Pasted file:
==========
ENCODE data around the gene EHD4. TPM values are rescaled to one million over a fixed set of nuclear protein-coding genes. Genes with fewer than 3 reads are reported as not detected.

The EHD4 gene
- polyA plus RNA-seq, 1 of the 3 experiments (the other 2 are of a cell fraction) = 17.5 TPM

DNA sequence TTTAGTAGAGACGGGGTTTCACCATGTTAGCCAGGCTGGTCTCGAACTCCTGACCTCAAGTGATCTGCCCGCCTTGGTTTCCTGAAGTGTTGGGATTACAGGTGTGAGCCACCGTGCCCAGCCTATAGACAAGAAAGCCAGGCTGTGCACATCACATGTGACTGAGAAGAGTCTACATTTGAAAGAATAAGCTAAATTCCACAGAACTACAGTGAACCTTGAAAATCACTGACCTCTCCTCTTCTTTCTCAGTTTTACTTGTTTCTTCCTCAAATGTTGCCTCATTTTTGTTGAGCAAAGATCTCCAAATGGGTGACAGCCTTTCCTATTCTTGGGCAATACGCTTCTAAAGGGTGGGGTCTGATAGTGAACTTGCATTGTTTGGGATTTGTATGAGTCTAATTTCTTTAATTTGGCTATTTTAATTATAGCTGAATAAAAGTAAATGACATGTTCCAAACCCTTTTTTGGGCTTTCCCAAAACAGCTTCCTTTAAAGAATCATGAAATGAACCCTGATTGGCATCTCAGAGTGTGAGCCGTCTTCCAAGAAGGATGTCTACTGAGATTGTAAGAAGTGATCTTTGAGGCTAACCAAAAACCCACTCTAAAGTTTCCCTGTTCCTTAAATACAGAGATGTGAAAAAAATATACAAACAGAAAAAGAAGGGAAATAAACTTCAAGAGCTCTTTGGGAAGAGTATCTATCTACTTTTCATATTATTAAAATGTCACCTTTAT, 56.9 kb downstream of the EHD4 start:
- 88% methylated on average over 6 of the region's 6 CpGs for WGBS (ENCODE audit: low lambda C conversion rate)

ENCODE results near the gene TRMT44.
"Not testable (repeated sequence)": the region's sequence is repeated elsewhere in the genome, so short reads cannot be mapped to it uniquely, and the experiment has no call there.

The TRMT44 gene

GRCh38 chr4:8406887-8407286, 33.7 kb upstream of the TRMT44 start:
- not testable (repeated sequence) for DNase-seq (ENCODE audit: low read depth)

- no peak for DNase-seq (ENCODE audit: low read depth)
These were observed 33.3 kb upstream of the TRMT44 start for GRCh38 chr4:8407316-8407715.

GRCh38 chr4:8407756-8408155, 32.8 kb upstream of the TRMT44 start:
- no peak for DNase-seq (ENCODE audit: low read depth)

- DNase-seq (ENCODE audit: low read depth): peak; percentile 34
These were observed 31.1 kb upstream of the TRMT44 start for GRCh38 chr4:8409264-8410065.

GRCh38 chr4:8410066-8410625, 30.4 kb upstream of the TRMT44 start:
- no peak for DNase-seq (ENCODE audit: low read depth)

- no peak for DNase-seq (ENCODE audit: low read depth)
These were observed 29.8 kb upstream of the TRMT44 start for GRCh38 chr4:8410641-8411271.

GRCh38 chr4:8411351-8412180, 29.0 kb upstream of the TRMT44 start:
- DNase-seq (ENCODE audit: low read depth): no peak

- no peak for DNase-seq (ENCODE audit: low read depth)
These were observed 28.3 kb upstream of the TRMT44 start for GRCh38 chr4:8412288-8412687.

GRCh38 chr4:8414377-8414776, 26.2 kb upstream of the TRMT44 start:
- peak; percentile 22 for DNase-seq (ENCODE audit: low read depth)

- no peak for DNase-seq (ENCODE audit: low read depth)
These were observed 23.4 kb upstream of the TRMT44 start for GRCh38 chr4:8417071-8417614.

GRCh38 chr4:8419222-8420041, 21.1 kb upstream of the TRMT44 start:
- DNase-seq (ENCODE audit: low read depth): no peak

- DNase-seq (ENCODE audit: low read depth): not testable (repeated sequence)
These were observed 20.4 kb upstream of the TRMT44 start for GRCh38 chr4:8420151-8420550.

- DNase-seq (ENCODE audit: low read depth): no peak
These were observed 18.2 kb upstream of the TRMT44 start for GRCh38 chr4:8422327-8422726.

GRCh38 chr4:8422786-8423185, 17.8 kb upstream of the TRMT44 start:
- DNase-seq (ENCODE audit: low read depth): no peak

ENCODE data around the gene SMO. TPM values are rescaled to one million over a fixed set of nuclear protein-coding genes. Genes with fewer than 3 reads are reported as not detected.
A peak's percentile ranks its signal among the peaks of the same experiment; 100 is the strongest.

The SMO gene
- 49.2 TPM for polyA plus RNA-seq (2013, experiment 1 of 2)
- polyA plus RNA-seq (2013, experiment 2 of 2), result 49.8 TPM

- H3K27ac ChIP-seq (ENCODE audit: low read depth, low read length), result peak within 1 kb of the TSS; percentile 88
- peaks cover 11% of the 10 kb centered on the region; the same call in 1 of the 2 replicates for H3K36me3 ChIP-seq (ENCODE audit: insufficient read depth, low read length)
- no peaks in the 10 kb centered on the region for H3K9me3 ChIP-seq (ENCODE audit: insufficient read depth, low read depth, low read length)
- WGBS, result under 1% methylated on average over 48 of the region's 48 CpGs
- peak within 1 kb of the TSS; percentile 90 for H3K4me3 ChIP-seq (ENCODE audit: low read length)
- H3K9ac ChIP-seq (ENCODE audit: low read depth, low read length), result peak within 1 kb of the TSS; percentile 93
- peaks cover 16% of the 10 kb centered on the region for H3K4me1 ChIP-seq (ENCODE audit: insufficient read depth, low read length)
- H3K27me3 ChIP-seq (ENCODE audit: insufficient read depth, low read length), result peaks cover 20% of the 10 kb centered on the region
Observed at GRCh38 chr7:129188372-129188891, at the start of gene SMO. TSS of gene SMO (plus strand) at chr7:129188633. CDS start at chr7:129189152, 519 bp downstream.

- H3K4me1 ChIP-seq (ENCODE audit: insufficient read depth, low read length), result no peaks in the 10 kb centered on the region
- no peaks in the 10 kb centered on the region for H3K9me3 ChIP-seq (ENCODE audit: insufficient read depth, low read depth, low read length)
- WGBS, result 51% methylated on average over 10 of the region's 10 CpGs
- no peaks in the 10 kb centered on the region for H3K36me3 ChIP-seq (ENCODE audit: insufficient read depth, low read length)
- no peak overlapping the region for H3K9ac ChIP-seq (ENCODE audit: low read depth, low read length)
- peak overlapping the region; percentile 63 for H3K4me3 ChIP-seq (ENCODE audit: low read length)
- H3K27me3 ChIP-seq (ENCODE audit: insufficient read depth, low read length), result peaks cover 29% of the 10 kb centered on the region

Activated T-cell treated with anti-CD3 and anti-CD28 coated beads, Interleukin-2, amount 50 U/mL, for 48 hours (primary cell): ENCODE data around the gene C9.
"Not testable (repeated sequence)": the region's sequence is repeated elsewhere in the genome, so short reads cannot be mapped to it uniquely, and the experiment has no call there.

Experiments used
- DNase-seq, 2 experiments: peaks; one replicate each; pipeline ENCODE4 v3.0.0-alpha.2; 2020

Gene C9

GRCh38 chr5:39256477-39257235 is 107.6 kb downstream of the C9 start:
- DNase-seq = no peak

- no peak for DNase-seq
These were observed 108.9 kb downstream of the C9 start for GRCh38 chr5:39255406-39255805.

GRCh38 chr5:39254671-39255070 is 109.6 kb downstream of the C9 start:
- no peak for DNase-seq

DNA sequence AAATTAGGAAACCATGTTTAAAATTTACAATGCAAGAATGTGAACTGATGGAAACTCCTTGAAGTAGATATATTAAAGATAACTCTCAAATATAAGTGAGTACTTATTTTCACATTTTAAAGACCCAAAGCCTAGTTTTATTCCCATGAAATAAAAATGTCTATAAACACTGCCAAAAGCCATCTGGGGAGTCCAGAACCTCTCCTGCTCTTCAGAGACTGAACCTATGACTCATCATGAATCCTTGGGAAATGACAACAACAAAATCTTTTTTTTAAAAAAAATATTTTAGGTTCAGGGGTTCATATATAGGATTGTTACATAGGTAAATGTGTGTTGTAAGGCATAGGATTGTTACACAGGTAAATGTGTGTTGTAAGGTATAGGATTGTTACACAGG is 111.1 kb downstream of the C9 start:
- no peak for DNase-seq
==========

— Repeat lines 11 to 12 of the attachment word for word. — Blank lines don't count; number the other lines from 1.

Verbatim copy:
- no peak for DNase-seq (ENCODE audit: low read depth)
These were observed 33.3 kb upstream of the TRMT44 start for GRCh38 chr4:8407316-8407715.